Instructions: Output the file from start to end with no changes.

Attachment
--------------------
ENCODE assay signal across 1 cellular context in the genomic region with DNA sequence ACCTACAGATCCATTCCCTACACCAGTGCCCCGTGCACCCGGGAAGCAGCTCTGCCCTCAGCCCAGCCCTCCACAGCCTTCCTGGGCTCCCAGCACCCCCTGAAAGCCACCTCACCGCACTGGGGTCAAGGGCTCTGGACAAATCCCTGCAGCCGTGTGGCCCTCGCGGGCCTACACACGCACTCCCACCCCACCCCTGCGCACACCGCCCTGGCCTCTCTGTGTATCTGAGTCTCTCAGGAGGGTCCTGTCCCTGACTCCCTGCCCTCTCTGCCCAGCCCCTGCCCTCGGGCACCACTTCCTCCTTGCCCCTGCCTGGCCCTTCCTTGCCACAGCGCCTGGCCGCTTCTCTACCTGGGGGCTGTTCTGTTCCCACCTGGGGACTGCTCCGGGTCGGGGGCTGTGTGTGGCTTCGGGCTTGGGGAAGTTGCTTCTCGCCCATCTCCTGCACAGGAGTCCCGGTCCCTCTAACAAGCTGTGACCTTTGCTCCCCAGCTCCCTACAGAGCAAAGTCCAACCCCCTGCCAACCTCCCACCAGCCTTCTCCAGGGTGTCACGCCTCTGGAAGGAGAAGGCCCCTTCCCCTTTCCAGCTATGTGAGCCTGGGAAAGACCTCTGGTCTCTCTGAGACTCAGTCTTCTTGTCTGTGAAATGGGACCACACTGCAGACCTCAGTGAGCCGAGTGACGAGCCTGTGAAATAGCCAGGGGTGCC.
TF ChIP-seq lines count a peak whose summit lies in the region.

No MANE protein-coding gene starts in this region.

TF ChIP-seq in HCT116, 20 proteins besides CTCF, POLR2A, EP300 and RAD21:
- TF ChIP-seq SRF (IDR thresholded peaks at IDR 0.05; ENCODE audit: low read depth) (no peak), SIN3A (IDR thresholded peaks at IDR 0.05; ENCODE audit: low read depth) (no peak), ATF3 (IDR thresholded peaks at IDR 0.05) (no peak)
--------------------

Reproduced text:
ENCODE assay signal across 1 cellular context in the genomic region with DNA sequence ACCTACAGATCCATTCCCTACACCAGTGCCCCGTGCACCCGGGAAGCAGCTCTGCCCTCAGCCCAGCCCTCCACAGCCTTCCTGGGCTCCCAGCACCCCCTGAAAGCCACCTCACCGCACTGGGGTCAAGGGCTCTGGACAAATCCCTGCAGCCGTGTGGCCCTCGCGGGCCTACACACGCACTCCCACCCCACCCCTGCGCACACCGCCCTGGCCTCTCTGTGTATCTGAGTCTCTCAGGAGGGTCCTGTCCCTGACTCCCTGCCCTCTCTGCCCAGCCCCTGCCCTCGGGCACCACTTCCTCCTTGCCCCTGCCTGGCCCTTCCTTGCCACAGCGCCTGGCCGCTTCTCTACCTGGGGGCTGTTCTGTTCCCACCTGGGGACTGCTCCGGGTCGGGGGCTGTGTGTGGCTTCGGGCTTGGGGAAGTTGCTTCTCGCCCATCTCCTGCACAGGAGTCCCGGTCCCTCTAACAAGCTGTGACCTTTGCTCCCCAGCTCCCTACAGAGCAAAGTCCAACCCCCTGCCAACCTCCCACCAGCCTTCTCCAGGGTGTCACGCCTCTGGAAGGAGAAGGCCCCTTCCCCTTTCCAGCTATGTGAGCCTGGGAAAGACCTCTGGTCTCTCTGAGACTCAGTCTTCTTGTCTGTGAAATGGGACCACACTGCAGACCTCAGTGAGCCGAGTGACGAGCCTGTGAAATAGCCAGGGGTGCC.
TF ChIP-seq lines count a peak whose summit lies in the region.

No MANE protein-coding gene starts in this region.

TF ChIP-seq in HCT116, 20 proteins besides CTCF, POLR2A, EP300 and RAD21:
- TF ChIP-seq SRF (IDR thresholded peaks at IDR 0.05; ENCODE audit: low read depth) (no peak), SIN3A (IDR thresholded peaks at IDR 0.05; ENCODE audit: low read depth) (no peak), ATF3 (IDR thresholded peaks at IDR 0.05) (no peak)